MOVIE REVIEW: RED RIDING HOOD (2011)
By Michael Arruda
I’m embarrassed to admit this, but I liked RED RIDING HOOD. I liked it a lot.
Oh, I REALLY wanted to hate it. I wanted it to be a TWILIGHT clone, just as horribly boring and painful, and since it was directed by Catherine Hardwicke, the woman who directed the first TWILIGHT movie, I figured it would be. I certainly didn’t want to be the only critic in the world singing this movie’s praises, but in this business you gotta tell the truth, and the truth is, there’s a lot to like about RED RIDING HOOD.
We all could have been saved a lot of trouble had the filmmakers decided not to make a movie about Red Riding Hood but just about a werewolf terrorizing a medieval village instead. I mean, why in the world would any adult want to make a movie about Little Red Riding Hood that wasn’t a kid’s movie? What were they thinking? Truth be told, the WORST part about RED RIDING HOOD is its title, and I think a lot of people might not be able to get past the fact that they’re watching a story based on a well-known fairy tale. It’s based on Little Red Riding Hood, so it must be stupid! Well, it’s not.
Forget about the name “Red Riding Hood,” and what you have is a movie about a medieval village terrorized by a savage monstrous werewolf. That’s not such a bad story.
And that’s one of the strengths of this movie. It tells a good story.
In a medieval village in some picturesque unnamed mountainous location, Valerie (Amanda Seyfried) is in love with Peter (Shiloh Fernandez) but her marriage has been arranged, and she is to marry Henry (Max Irons), since he’s wealthier than the lowly Peter, who is just an orphaned woodcutter. Fate intervenes when Valerie’s sister is murdered by the werewolf that’s been terrorizing the village for years.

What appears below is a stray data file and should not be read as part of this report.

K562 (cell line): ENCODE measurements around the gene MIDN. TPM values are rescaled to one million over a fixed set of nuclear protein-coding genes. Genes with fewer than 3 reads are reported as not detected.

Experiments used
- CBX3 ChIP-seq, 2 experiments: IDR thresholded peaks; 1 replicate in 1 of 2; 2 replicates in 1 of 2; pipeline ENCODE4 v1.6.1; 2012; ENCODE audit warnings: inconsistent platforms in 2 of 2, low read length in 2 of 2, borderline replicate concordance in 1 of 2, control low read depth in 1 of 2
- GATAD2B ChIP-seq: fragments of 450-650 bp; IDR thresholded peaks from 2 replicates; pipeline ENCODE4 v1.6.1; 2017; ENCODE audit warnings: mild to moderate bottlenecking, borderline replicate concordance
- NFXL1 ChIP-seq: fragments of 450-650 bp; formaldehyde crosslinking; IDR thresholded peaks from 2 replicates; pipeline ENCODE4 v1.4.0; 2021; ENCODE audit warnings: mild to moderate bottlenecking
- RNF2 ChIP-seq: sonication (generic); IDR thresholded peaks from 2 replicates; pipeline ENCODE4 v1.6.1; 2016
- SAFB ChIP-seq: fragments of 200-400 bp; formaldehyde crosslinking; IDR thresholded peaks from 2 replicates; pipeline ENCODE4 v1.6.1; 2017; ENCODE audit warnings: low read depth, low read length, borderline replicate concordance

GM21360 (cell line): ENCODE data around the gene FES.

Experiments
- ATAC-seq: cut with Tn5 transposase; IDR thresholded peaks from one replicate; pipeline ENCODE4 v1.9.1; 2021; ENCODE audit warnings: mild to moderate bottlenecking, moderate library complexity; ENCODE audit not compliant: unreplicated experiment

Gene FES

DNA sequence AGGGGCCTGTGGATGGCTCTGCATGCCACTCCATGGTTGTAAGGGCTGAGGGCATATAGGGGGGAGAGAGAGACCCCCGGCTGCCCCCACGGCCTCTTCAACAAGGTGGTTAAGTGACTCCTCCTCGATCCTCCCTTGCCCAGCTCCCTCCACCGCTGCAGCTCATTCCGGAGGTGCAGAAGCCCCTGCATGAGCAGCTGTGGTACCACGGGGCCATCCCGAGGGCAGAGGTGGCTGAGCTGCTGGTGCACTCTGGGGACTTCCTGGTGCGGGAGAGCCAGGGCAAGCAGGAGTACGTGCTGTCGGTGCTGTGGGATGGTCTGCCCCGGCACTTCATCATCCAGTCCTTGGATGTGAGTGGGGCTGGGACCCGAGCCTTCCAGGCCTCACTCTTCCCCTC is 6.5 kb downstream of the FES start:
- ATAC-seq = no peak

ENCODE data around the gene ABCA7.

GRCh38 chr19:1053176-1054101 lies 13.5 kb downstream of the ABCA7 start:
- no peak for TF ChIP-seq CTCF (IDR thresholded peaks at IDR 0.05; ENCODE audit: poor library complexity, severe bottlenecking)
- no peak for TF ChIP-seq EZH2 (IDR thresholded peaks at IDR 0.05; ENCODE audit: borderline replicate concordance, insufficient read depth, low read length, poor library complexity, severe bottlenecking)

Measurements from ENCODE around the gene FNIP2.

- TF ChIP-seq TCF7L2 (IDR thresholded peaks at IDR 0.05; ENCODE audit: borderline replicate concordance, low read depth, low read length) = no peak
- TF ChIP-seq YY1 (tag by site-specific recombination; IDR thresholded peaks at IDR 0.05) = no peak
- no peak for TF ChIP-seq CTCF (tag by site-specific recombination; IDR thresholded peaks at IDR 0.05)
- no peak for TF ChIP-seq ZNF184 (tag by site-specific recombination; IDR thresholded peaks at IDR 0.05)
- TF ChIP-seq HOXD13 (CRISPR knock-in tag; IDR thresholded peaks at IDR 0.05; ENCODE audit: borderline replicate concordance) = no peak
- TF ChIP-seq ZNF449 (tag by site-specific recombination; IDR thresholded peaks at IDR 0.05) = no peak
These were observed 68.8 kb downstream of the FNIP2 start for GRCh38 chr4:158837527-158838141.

In frustration, the men of the village decide to take it upon themselves to hunt down and kill the werewolf once and for all. The men do indeed hunt down and kill a wolf, but Henry’s father is a casualty of the hunt and is killed by the wolf.
Just as the village is about to celebrate, the famed werewolf hunter Solomon (Gary Oldman) arrives with his entourage of werewolf hunters, and he announces to the village that they have killed an ordinary wolf, that the werewolf is still at large. Solomon explains he knows about werewolves firsthand and their secret identities, because years before as he and his men went out to hunt a werewolf that had been terrorizing his village, he cut off the beast’s hand, and when he returned home, he found his wife bleeding to death, missing her hand.
He tells them the werewolf is still alive and most likely is one of the people living right there in their village.
The villagers basically tell Solomon to go to hell, that they’re going to party anyway, and they do. During the celebration, the werewolf does attack and kills a whole bunch of people, including some of Solomon’s men. The beast eventually escapes, but not before it corners Valerie and speaks to her—at least, Valerie understands its language, others only hear growls. The wolf tells her he wants to take her away with him into the countryside and make her into a creature like him.
When Solomon learns that Valerie communicated with the werewolf, he arrests her for witchcraft, a charge she doesn’t deny since she admits to understanding the werewolf. She also tells him what the wolf said to her, which gives Solomon the idea to use her as bait. Since the werewolf wants her, he will come for her.
And come for her he does. Valerie escapes and eventually finds her way to her grandmother’s house, and it is there, just as in the fairy tale, where the mystery is resolved, the werewolf’s identity is revealed, and Valerie’s fate is sealed.
I realize this movie is getting slammed by a lot of critics, but I have to tell you, I was entertained throughout, and when all was said and done, I really liked this one.